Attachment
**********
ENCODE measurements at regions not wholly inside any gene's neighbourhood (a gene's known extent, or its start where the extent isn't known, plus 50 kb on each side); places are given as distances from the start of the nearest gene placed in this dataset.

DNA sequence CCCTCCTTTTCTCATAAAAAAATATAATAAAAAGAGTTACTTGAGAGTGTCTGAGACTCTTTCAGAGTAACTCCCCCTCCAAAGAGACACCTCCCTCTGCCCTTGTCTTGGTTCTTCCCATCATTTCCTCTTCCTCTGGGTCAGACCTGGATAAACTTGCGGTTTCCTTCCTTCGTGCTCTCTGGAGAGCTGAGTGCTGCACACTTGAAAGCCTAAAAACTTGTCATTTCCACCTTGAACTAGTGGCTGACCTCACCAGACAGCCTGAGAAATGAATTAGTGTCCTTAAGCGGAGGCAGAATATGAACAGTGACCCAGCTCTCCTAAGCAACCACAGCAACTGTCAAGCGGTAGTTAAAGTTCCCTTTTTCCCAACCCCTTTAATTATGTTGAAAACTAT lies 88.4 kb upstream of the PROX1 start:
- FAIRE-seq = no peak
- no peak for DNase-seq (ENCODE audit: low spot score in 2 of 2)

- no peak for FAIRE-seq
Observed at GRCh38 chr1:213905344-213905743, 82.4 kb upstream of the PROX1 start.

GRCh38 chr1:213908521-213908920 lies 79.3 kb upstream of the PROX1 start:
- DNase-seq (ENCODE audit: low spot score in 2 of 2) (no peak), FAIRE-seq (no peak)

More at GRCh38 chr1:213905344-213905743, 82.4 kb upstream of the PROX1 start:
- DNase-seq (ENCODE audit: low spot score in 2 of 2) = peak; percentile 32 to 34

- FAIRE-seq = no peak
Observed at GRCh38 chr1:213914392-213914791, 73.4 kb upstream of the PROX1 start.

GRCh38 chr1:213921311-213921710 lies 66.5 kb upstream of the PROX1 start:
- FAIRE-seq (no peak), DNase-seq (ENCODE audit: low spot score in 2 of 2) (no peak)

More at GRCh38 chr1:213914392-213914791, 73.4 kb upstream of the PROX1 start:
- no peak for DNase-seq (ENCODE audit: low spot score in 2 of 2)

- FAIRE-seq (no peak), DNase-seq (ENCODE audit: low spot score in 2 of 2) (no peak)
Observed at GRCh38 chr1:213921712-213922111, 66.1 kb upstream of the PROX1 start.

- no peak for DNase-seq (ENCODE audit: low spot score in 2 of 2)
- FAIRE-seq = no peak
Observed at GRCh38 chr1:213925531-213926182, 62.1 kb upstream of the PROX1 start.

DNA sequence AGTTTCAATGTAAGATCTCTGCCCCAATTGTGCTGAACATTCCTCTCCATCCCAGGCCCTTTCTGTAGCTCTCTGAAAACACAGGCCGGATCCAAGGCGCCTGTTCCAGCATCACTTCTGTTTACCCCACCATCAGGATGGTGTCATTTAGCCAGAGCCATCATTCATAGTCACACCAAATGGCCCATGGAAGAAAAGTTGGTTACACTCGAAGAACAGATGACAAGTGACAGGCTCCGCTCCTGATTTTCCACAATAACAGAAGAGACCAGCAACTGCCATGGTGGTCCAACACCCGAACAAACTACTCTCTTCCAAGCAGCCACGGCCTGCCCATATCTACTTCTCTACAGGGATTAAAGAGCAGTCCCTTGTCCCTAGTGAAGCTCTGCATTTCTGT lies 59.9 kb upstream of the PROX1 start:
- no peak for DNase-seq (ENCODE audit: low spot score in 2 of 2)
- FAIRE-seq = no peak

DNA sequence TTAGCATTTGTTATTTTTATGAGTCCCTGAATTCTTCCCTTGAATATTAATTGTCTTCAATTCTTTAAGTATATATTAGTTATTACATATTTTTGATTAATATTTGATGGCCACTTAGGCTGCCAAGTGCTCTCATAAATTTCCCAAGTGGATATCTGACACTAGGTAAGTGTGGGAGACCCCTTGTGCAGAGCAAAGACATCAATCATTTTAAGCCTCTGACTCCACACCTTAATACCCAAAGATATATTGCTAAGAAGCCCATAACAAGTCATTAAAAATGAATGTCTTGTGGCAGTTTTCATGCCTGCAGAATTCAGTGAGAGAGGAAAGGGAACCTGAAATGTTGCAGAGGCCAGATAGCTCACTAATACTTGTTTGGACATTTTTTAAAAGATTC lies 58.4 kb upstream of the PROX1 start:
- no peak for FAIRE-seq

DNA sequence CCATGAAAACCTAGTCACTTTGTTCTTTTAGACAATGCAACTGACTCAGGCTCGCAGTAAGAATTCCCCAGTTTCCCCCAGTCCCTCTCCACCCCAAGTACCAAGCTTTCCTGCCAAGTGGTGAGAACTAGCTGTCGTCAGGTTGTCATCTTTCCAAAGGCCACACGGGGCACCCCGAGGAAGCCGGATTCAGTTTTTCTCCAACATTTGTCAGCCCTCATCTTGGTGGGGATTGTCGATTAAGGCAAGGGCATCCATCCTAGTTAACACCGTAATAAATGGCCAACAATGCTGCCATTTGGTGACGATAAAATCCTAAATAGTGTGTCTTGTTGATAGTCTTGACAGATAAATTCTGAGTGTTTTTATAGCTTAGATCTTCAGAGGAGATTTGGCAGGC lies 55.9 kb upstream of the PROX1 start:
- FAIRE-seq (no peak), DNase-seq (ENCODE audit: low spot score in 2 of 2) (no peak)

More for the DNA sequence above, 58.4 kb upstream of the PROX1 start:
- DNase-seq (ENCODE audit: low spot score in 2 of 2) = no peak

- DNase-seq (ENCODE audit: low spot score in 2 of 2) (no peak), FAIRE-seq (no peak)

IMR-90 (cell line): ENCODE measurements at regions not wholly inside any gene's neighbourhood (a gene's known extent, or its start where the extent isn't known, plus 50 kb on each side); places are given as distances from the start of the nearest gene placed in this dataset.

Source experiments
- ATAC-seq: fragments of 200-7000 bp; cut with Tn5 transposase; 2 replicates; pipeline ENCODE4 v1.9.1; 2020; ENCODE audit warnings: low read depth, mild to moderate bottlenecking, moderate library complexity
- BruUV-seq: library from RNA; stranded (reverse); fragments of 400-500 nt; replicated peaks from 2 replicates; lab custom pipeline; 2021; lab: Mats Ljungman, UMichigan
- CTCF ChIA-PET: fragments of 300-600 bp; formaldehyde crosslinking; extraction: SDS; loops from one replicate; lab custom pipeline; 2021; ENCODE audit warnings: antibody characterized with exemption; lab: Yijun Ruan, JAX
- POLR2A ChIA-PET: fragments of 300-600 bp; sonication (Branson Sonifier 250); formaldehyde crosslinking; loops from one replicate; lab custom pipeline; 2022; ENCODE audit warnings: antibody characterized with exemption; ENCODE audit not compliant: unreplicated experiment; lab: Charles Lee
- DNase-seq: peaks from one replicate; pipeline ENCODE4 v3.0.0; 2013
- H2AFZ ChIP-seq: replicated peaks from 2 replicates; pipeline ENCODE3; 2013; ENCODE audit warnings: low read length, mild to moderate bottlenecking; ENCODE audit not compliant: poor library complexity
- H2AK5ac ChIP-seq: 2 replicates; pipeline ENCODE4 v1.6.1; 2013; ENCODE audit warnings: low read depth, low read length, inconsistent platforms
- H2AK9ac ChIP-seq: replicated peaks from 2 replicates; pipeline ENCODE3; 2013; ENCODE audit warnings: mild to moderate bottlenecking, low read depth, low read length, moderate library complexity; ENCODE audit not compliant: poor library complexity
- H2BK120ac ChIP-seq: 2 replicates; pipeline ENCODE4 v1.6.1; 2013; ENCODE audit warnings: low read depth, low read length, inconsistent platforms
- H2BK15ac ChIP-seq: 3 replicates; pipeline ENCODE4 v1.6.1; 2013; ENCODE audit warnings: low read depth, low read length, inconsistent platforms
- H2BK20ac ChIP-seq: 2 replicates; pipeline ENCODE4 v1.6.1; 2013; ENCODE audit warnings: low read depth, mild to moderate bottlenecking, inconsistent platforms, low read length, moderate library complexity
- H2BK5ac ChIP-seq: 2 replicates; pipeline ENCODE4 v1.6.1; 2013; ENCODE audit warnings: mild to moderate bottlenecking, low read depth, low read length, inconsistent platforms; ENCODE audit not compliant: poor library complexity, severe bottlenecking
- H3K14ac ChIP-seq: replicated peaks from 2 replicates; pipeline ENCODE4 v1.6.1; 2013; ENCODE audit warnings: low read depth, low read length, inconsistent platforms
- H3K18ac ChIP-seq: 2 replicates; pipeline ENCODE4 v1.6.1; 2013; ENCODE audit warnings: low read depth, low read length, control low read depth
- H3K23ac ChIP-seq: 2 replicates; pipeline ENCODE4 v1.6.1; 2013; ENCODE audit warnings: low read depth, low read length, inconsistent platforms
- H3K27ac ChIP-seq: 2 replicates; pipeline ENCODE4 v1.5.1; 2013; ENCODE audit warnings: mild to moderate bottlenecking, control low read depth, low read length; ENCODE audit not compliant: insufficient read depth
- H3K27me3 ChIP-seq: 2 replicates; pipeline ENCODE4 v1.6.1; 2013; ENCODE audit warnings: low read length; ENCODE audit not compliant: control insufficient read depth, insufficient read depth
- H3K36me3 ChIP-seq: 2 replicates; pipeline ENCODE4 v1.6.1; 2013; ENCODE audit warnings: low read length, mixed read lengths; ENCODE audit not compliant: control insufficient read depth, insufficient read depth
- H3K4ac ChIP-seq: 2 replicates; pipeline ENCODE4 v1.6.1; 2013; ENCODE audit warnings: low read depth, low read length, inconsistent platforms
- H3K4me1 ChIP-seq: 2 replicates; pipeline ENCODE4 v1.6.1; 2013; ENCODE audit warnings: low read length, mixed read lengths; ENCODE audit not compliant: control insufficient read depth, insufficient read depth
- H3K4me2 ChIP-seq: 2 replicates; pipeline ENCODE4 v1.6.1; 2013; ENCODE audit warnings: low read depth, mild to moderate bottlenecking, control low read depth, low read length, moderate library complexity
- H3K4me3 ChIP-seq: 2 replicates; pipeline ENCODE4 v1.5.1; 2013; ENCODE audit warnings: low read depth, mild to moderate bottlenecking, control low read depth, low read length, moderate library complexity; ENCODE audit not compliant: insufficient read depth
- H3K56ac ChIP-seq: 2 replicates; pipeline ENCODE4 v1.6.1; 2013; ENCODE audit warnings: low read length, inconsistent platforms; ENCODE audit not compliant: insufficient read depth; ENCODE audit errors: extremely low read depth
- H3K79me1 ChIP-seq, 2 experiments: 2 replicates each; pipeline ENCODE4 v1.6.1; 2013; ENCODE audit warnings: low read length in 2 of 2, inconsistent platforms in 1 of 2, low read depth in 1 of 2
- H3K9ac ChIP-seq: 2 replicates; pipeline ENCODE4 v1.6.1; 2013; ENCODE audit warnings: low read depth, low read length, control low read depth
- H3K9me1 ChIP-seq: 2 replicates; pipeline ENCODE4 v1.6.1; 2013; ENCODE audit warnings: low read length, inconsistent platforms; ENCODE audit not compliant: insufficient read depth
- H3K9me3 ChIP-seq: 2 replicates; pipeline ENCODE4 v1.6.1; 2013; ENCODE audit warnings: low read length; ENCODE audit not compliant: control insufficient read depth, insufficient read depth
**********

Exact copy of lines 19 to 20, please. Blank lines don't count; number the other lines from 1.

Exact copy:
- no peak for DNase-seq (ENCODE audit: low spot score in 2 of 2)
- FAIRE-seq = no peak